It can be maddening when other people don’t see the world the way we do. In the stock market, this kind of misalignment can be a source of great wealth.
I was thinking about that kind of contrarian approach recently while buying shares of Flutter Entertainment
a British-based company that’s the market leader in a new industry that investors adored a year ago and hate today. Flutter could be a great investment: Not only does it operate in an unloved sector, almost nobody in America has heard of the company.
Flutter dominates most of the online sports betting markets in which it does business: the U.K., Ireland, Australia and the U.S. The reason people have never heard of Flutter in the U.S. is that it operates here under the brand name FanDuel.
It’s the best way to play the rise of sports betting in this country, which should be both rapid and lucrative. While today only about one third of Americans can bet legally on sports, states are hungry for the tax revenue associated with legalized gambling. Within five years, that number should exceed two thirds.
Early race for bettors
In the early race for Americans’ share of mind and wallet, DraftKings
is a distant second to FanDuel, with 20% market share to FanDuel’s roughly 50%. Though well-known, DraftKings represents a poor investment as I see it, and the recent news about the company’s potential alliance with ESPN does nothing to change my view. More on that later.
All the other sports-betting apps, including ones from land-based casinos including Caesars
trail even further behind. Barstool, for example, is operated by Penn National
and has a huge brand name — but only a 3% market share. For investors who want to capitalize on the rise of legal sports betting in the U.S., FanDuel — or, more precisely, its publicly traded parent Flutter — is where the money is.
Before we get into the specifics as to why this is so, it’s worth reviewing the short and simple history of online sports betting in the U.S. It can be divided into four chapters:
1. In 2018, the Supreme Court overturned a law that made betting on sports illegal. Nine days after the decision, Flutter bought a controlling interest in FanDuel. (Nine days!) That was an early signal that Flutter knew, as the Brits like to say, what it was about.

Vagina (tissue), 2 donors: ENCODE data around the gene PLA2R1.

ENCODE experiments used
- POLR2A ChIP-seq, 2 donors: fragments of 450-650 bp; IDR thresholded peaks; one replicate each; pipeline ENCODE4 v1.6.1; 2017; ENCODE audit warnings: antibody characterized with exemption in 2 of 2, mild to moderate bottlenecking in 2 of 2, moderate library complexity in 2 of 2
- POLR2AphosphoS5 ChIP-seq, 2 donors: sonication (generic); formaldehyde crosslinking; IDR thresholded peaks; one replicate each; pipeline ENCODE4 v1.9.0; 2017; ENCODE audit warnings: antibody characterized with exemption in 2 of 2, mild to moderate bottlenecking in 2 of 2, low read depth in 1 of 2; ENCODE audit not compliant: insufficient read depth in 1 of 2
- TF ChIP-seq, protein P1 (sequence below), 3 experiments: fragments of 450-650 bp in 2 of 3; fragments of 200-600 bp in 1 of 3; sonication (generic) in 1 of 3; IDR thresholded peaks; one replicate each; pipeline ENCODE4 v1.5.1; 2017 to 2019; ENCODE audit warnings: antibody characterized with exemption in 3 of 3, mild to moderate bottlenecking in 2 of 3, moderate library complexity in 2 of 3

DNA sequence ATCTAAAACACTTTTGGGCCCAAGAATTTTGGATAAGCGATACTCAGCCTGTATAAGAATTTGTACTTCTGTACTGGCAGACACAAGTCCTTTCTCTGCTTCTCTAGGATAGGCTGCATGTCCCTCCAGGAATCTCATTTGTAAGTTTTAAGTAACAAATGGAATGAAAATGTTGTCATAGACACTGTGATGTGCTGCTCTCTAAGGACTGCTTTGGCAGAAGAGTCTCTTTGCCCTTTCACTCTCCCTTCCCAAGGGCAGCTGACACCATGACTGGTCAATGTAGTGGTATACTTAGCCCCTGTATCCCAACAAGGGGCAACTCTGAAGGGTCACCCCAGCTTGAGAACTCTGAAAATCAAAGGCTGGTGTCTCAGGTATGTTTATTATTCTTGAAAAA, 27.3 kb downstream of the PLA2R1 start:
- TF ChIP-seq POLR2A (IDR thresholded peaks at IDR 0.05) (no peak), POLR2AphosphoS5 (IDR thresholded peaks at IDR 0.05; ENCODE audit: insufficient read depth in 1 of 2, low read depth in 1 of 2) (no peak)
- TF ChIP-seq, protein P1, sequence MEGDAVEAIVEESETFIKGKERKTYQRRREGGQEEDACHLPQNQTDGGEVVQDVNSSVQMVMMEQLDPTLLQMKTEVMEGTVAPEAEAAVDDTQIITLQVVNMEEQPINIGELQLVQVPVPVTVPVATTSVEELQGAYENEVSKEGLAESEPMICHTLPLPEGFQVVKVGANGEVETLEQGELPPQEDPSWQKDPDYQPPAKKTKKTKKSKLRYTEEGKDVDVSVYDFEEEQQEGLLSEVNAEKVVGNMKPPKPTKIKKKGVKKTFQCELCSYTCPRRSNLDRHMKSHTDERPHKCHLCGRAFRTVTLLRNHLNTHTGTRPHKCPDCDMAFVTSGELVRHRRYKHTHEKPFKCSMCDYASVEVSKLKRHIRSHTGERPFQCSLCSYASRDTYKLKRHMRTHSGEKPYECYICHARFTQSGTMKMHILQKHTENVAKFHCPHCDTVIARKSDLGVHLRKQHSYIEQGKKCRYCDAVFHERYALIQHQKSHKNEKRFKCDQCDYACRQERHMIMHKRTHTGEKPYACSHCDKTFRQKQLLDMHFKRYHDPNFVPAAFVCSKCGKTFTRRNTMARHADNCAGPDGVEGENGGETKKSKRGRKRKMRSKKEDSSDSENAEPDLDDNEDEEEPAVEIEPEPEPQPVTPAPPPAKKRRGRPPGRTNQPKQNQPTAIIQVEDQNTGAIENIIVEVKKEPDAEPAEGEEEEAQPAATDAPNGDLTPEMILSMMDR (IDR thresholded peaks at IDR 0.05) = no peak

At the time, FanDuel was nothing more than a leading fantasy sports site, but Flutter understood that FanDuel’s fantasy sports customers could be easily and cheaply converted into sports bettors. As states began to legalize gambling on games, FanDuel and DraftKings, which ran the other major fantasy sports platform, quickly captured millions of customers with almost no advertising. This low customer acquisition cost explains why FanDuel and DraftKings began as market leaders, which in turn positioned both companies to scale up both revenues and profits. Only FanDuel, however, has executed properly.
2. Two years ago, DraftKings came public through a Special Purpose Acquisition Company, or SPAC. Like Flutter’s purchase of FanDuel, DraftKings’ method of going public was an early tell as to how they would operate — but not in a good way.
Flutter is an amalgamation of legacy British and Irish subsidiaries, the oldest of which has been laying odds and taking bets for 127 years. As soon as it bought FanDuel, Flutter began translating that experience to America.
“We had the head start with fantasy sports,” Amy Howe’s, FanDuel’s CEO, recently told MarketWatch’s Best New Ideas in Money Festival, “but what we got from Flutter really accelerated our progress.”
DraftKings, however, had no such expertise to draw on. It was forced to buy a back-end tech platform to help it design bets and calculate odds. Rather than wait to fully integrate the platform, though, DraftKings rushed its IPO. As a result, it began life as a public company more or less making it up as it went along.
3. Nothing opens Wall Street’s wallets like the prospect of a huge and growing market, however, and with more states legalizing sports betting, investors overlooked DraftKings’ slapdash approach. Even though the company was losing money and was outsourcing much of its core betting operations, DraftKings’ stock price more than tripled from its April 2020 IPO.
4. Buoyed by DraftKings’ public-market success, every company in the industry besides FanDuel began to spend money like drunken sailors and run operating losses to try to gain market share. It was a classic land grab — and, like most land grabs, the grabbers’ expectations were unrealistic. The joke around the industry was that there were 20 companies collectively spending billions on advertising and promotion, with each one claiming it would get 10% market share.